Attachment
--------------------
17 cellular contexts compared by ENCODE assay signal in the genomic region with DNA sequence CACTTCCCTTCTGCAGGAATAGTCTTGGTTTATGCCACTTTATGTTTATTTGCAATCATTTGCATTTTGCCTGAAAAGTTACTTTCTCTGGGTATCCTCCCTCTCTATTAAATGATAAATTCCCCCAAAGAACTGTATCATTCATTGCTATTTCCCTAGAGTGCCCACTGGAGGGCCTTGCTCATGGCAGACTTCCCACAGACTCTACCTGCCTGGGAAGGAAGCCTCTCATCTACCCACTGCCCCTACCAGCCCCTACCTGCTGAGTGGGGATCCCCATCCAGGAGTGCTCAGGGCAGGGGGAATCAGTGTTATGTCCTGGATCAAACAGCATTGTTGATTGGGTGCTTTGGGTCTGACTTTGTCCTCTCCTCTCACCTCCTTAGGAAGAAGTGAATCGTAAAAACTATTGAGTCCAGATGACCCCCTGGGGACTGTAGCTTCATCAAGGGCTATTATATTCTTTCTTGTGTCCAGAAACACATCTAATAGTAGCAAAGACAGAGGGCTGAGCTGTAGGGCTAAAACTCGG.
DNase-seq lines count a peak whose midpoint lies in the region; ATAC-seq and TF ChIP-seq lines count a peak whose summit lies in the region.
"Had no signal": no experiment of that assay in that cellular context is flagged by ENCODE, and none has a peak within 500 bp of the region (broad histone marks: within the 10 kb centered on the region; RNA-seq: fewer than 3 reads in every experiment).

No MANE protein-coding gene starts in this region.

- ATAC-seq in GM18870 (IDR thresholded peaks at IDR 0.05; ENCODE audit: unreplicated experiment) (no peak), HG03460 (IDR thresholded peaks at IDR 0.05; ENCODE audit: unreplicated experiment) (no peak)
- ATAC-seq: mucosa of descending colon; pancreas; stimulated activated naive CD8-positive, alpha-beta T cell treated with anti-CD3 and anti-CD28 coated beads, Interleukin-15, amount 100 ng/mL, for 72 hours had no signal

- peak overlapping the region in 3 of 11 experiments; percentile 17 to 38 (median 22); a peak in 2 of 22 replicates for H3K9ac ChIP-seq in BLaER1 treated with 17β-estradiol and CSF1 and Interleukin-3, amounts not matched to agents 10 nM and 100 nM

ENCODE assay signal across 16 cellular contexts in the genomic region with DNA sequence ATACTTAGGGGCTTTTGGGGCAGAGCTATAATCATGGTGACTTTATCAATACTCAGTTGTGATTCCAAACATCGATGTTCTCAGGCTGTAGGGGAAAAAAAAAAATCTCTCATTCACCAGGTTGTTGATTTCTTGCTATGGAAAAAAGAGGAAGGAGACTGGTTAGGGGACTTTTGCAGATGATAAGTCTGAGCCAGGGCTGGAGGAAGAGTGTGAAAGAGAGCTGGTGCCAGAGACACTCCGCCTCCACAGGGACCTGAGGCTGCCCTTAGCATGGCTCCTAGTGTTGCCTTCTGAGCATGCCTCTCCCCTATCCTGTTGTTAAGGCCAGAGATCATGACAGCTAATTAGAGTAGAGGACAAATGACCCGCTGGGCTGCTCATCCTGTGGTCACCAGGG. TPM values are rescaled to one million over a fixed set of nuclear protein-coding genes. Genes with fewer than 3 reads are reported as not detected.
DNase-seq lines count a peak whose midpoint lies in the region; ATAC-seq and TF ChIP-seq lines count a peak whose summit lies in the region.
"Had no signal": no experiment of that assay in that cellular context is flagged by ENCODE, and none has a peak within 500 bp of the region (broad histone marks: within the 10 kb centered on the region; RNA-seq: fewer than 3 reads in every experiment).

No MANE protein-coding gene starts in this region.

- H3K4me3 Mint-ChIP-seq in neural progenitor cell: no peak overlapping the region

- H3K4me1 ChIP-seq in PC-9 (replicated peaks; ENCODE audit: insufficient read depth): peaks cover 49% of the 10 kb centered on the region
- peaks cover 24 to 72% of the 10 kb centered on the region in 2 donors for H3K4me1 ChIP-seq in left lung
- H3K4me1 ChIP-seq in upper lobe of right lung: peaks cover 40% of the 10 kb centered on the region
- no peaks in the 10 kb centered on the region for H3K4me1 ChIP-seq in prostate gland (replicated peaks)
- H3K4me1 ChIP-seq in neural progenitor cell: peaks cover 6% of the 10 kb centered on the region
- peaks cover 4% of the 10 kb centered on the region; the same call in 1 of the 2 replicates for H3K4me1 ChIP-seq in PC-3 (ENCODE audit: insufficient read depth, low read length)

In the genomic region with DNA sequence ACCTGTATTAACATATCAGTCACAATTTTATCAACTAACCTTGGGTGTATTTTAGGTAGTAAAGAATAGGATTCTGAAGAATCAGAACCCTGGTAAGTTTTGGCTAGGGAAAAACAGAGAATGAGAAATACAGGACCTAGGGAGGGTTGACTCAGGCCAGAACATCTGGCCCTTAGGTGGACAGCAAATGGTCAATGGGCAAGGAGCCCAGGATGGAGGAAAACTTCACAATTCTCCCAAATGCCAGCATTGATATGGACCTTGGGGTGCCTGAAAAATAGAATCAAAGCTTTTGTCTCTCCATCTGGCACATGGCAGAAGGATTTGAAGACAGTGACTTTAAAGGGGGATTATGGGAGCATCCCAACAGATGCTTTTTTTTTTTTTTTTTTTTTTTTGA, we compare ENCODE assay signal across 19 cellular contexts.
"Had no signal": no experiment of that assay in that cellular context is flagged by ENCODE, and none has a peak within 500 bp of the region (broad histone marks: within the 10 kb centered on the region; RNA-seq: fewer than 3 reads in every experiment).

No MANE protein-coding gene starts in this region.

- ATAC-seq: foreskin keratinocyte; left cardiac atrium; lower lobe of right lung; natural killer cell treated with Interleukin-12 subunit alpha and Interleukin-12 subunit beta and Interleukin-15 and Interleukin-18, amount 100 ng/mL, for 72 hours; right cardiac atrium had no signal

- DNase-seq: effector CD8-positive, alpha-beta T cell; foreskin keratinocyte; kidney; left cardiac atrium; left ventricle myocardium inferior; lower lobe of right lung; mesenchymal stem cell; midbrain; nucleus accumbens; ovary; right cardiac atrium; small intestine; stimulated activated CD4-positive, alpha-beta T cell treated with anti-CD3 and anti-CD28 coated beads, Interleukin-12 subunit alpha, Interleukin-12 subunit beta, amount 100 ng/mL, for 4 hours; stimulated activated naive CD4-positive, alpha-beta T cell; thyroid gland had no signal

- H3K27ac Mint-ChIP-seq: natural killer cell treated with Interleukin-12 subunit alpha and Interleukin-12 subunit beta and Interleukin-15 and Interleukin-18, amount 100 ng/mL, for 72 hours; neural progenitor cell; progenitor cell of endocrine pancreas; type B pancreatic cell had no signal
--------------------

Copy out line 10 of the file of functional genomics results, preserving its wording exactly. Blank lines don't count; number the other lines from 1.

"Had no signal": no experiment of that assay in that cellular context is flagged by ENCODE, and none has a peak within 500 bp of the region (broad histone marks: within the 10 kb centered on the region; RNA-seq: fewer than 3 reads in every experiment).